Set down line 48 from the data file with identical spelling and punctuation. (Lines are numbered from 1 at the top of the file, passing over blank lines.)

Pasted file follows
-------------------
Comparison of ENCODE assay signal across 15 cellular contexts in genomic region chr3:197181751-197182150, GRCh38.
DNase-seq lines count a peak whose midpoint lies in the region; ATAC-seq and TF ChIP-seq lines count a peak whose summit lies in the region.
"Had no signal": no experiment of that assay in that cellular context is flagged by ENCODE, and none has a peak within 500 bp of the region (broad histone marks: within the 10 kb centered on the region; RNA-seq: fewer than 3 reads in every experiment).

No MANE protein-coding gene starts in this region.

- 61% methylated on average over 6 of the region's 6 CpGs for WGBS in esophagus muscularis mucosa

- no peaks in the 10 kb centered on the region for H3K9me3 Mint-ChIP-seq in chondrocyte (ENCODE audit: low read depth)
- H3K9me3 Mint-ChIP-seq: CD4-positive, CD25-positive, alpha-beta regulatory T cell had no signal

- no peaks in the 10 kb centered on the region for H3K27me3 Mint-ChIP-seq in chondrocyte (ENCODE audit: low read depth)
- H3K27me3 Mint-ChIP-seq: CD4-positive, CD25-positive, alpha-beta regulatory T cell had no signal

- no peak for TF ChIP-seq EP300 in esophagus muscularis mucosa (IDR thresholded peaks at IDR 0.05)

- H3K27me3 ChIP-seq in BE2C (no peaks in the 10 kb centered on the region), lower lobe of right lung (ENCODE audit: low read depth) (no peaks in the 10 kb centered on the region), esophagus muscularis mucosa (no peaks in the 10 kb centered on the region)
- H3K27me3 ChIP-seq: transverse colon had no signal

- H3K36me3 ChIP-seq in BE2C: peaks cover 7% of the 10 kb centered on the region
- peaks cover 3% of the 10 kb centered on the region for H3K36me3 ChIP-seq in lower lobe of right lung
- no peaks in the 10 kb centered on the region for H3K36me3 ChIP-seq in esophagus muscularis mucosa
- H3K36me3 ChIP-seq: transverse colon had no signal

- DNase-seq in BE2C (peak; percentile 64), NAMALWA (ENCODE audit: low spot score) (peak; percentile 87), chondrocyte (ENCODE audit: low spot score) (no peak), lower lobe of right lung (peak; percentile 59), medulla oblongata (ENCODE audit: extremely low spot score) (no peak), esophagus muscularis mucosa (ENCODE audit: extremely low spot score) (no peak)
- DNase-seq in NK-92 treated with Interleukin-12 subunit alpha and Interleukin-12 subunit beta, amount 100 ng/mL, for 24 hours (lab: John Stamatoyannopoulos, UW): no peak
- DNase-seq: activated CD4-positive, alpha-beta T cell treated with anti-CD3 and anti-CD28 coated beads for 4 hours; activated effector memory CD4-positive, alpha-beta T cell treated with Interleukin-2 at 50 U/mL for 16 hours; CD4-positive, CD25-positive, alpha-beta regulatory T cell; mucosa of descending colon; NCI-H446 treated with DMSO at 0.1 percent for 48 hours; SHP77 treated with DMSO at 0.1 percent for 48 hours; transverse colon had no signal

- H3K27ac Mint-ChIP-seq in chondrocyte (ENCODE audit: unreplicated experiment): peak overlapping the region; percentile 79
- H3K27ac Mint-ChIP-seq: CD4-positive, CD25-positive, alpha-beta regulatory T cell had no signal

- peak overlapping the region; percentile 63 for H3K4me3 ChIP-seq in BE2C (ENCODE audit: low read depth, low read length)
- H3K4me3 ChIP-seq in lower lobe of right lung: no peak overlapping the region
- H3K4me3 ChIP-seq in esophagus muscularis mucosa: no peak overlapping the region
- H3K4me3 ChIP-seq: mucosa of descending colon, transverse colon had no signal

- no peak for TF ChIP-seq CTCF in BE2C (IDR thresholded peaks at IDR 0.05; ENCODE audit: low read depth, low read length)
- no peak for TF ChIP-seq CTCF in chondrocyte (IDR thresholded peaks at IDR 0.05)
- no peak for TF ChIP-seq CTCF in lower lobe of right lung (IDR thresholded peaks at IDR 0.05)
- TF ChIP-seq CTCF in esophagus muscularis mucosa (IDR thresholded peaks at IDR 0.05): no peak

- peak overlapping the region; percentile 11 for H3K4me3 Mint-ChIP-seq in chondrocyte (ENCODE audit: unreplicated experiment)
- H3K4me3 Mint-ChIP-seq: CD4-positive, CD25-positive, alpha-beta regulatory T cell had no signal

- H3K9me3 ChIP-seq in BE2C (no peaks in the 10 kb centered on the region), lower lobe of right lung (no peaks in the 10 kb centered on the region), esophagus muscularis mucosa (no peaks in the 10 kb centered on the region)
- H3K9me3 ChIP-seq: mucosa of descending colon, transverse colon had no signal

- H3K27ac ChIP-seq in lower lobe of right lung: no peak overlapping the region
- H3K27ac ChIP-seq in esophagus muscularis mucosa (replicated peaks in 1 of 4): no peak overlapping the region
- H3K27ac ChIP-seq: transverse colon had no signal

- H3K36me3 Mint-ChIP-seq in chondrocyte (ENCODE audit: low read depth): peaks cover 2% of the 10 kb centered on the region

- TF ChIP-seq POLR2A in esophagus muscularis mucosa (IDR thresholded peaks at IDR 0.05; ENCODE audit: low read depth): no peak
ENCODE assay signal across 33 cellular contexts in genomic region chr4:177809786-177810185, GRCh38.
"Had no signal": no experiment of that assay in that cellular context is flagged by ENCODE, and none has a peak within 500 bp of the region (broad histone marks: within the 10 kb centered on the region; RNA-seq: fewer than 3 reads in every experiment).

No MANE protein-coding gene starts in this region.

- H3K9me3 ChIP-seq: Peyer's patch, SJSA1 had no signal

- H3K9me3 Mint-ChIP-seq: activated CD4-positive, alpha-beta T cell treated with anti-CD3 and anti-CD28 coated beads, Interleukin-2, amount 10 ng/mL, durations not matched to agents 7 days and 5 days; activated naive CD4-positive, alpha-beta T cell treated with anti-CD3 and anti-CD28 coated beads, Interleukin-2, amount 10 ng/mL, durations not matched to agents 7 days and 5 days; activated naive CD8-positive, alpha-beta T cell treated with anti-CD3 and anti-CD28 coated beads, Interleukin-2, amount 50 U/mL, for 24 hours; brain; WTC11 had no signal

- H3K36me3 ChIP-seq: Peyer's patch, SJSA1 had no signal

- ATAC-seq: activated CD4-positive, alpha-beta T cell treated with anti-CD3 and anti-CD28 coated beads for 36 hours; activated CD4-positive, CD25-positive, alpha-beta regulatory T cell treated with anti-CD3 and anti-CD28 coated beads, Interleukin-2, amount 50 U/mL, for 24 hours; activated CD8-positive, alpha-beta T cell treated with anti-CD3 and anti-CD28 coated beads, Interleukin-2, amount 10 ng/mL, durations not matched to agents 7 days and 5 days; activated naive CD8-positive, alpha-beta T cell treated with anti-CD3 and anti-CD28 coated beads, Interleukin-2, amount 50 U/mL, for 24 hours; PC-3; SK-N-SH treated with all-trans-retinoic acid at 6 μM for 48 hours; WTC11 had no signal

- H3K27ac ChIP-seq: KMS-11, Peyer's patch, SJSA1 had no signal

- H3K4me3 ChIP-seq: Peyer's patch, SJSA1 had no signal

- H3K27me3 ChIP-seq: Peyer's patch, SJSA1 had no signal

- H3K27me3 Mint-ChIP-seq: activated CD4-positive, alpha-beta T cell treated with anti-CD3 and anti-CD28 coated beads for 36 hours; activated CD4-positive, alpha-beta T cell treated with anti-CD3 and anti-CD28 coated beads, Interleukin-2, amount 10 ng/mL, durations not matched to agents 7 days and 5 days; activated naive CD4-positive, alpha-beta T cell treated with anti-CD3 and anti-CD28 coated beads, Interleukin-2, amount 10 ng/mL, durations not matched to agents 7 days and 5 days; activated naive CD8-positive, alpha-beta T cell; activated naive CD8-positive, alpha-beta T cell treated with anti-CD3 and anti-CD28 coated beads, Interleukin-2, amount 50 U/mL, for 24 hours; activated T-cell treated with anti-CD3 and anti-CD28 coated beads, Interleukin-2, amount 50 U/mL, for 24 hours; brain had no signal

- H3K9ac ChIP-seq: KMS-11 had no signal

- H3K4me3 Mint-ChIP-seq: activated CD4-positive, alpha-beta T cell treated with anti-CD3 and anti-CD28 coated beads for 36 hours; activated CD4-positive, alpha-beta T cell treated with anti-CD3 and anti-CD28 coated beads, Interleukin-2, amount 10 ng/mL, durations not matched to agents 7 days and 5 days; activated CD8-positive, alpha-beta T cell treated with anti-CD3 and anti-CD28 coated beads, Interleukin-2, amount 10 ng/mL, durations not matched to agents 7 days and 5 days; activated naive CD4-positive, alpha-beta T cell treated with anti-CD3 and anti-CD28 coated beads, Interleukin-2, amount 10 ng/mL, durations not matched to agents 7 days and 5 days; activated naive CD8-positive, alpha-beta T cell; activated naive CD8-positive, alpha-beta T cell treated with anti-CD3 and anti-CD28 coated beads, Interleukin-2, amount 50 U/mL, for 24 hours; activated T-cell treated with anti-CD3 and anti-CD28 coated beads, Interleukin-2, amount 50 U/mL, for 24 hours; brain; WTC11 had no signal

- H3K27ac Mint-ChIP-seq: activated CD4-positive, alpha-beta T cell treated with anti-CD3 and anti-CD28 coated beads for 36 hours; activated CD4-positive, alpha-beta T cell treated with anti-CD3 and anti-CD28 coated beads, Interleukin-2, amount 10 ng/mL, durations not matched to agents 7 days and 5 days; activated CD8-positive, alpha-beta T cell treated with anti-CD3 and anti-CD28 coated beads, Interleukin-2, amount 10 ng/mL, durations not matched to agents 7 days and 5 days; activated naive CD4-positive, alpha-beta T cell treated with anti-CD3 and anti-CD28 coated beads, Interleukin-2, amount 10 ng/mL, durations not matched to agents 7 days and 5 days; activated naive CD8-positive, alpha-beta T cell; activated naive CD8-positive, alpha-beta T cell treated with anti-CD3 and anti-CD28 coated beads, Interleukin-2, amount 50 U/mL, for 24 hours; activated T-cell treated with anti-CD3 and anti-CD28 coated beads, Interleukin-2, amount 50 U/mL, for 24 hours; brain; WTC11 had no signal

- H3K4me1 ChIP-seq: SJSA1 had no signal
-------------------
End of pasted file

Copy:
- H3K27me3 ChIP-seq: Peyer's patch, SJSA1 had no signal